Buddy Guy proves The Blues is Alive and Well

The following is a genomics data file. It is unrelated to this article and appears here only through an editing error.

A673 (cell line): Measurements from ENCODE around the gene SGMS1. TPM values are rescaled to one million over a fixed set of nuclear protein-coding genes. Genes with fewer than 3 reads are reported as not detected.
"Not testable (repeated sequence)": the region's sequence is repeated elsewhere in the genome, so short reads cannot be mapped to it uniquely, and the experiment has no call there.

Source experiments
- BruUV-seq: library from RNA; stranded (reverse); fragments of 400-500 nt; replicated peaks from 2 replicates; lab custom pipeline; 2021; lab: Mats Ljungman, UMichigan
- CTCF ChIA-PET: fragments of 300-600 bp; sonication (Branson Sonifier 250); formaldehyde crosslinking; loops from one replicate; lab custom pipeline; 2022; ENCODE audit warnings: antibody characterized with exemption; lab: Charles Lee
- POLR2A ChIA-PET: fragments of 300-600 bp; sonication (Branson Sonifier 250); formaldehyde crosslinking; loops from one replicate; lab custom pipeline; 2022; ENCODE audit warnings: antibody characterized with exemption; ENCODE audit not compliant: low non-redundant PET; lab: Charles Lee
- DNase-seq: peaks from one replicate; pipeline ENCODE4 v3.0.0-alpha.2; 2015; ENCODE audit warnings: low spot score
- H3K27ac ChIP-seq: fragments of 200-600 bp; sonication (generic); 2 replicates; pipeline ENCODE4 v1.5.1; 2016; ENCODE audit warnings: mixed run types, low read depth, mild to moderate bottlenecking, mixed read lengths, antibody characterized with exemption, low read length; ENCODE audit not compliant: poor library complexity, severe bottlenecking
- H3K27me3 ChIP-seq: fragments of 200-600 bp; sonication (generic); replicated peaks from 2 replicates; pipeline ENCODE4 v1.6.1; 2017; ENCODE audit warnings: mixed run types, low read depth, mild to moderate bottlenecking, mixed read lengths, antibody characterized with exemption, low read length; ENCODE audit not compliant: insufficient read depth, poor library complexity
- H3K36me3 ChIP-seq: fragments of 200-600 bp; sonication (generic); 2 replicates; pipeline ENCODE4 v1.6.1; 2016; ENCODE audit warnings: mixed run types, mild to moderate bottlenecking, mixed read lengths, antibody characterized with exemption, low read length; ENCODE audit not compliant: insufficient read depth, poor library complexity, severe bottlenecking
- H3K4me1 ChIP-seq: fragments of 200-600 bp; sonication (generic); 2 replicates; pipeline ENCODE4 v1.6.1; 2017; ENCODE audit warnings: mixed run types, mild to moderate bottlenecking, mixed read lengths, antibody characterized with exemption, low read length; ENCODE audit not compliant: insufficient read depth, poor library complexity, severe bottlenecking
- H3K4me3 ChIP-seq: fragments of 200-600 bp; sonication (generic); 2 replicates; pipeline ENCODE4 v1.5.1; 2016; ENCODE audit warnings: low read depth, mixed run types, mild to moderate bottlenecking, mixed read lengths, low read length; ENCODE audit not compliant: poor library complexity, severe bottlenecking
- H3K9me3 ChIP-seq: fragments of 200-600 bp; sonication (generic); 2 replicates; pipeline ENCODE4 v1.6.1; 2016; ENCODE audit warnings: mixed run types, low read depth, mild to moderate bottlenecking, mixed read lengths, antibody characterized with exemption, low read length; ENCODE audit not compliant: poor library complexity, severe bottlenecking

I wouldn’t dream of covering the history of the institution that is Buddy Guy. Suffice it to say that he is an award-laden bluesman, who celebrates his 83rd birthday on July 31st and we wish him well as he continues to play and record. Many artists would be fearful of trying to follow a Grammy-winning album such as Guy’s Born To Play Guitar album from 2016. Yet here he is, giving us 15 tracks of pure blues genius on his latest release aptly called The Blues Is Alive and Well. Such is his standing in the world of guitar and blues that he has Jeff Beck and Keith Richards playing alongside on one track. Mick Jagger and James Bay also put in appearances to cement the proof, should it be needed, that Buddy Guy is true Blues Royalty. Once again, Guy has worked closely with composer and producer extraordinaire, Tom Hambridge. Although many of the songs are written by him, he and Guy have the inextricable link that allows him to write from Guy’s perspective. That is why the lyrics are so believable, why they could so easily have come from the octogenarian’s own experiences. As Guy says, “(Hambridge) is the type of guy who feels what I’m gonna do. Even in my early Chess Records days, you had Willie Dixon… affiliated with those hit records, and this kid just has that feel too. He brought the songs in, and hopefully, we did a good job”. Well, I can tell you now Buddy, you most certainly have done a “good job”. Good value too, with 15 tracks giving you a running time of 65 minutes that take it from me, will fly by.